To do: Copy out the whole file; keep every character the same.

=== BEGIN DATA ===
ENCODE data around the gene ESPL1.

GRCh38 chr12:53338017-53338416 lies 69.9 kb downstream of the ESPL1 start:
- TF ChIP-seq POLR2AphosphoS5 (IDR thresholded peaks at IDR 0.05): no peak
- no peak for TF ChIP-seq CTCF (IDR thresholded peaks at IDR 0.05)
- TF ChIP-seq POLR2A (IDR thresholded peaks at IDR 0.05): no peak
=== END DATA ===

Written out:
ENCODE data around the gene ESPL1.

GRCh38 chr12:53338017-53338416 lies 69.9 kb downstream of the ESPL1 start:
- TF ChIP-seq POLR2AphosphoS5 (IDR thresholded peaks at IDR 0.05): no peak
- no peak for TF ChIP-seq CTCF (IDR thresholded peaks at IDR 0.05)
- TF ChIP-seq POLR2A (IDR thresholded peaks at IDR 0.05): no peak